As mortgage interest rates crept back up in August after retreating the previous month, rate lock volume dipped to a four-year low.
Total lock volumes were down 8.9% from July, led by a 13.9% decline in rate/term refinance locks, according to Black Knight’s originations market monitor report. Rate/term refi locks dropped 94.5% year over year.
Cash-out refi locks fell by 8.9% from July and declined by 72.2% from the same period in 2021. While the purchase share of the market remained the same from July at 82%, volume fell by 14.3% from the previous month.
“Mortgage originators continue to feel the effects of interest rate and affordability challenges,” said Scott Happ, president of Optimal Blue, a division of Black Knight. “Facing headwinds of higher rates and a move into the traditionally slower purchasing months, rate lock volumes fell nearly 9% overall in August to their lowest level since December 2019,” he said.
The purchase lock count, which excludes the impact of soaring home values on volume, is down 30% from 2021 and off 16% from 2019, marking the second consecutive month the number of purchase locks fell below pre-pandemic levels.
Ahead of the Federal Reserve’s anticipated rate hike later this month, the 30-year conforming fixed-rate mortgage rates have been trending upward, closing out August at 5.8%, according to Black Knight’s Optimal Blue OBMMI pricing engine.
HousingWire recently spoke with Lee Smith and John Gibson at Flagstar Bank about what originators can do to align their products and services with the ebb and flow of the housing market.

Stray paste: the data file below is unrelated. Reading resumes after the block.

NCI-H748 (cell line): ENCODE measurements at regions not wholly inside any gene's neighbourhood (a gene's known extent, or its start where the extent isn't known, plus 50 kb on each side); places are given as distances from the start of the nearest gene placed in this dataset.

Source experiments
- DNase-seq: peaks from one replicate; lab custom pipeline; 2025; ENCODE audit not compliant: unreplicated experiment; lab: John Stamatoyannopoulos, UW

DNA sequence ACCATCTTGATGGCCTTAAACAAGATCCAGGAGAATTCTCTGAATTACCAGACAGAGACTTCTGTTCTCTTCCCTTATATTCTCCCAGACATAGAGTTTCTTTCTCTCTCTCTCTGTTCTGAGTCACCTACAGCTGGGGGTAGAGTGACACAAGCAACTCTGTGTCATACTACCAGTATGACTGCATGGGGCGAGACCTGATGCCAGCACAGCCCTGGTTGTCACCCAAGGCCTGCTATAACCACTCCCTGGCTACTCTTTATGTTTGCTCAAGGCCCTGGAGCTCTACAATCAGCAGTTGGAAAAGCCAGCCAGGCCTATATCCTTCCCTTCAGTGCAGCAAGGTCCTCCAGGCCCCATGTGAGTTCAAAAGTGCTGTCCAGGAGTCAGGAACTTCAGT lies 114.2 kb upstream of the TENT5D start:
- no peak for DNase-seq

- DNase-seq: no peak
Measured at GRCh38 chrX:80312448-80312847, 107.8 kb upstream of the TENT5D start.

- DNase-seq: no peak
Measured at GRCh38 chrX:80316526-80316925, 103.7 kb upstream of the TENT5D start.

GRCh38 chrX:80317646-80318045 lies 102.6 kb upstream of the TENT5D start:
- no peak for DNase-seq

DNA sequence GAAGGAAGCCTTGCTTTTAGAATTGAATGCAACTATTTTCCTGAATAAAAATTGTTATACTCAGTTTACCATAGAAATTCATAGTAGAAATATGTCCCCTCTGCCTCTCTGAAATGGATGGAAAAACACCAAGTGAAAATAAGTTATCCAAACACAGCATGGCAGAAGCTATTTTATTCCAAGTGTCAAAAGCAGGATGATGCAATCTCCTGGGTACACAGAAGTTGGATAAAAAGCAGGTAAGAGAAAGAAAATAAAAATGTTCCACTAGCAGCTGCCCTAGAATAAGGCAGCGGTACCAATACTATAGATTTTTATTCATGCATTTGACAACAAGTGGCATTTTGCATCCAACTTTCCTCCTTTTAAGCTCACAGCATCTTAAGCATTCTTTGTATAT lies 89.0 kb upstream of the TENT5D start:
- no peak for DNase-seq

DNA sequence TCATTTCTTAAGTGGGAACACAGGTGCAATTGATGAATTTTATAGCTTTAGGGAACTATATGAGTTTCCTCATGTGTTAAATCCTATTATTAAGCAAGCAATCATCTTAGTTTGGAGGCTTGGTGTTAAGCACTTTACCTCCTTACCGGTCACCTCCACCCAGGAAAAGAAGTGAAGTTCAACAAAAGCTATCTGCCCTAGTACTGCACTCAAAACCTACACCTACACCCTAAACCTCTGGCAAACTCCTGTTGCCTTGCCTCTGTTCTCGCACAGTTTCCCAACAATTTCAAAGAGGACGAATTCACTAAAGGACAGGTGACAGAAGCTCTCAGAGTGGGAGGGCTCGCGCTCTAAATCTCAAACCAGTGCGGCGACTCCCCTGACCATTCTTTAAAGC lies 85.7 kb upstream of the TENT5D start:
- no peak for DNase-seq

Presented by: Flagstar
The Fed is widely expected to raise interest rates for the fifth time following the Federal Open Market Committee (FOMC) meeting on Sept. 20 and 21, based on comments by Chairman Jerome Powell.
“History cautions strongly against prematurely loosening policy,” Powell said at the Cato Institute on Thursday, the last scheduled public appearance before the Fed’s meeting. “I can assure you that my colleagues and I are strongly committed to this project and we will keep at it until the job is done.”
Rising interest rates continue to have “profound effects on home affordability, which returned to near 35-year lows to close out the month,” Happ said. While home prices saw the largest single-month decline since January 2011 at 0.77% in July from the previous month, compared to the same period last year, home prices rose 14.5%, according to Black Knight’s separate report.
The average purchase price among homes being financed fell by almost $12,000 in August and is now down by more than more than $43,000 since March. The average loan amount dropped $4,000 to $340,000 in August, marking the fifth consecutive decline as home prices fell month over month for the first time in three years.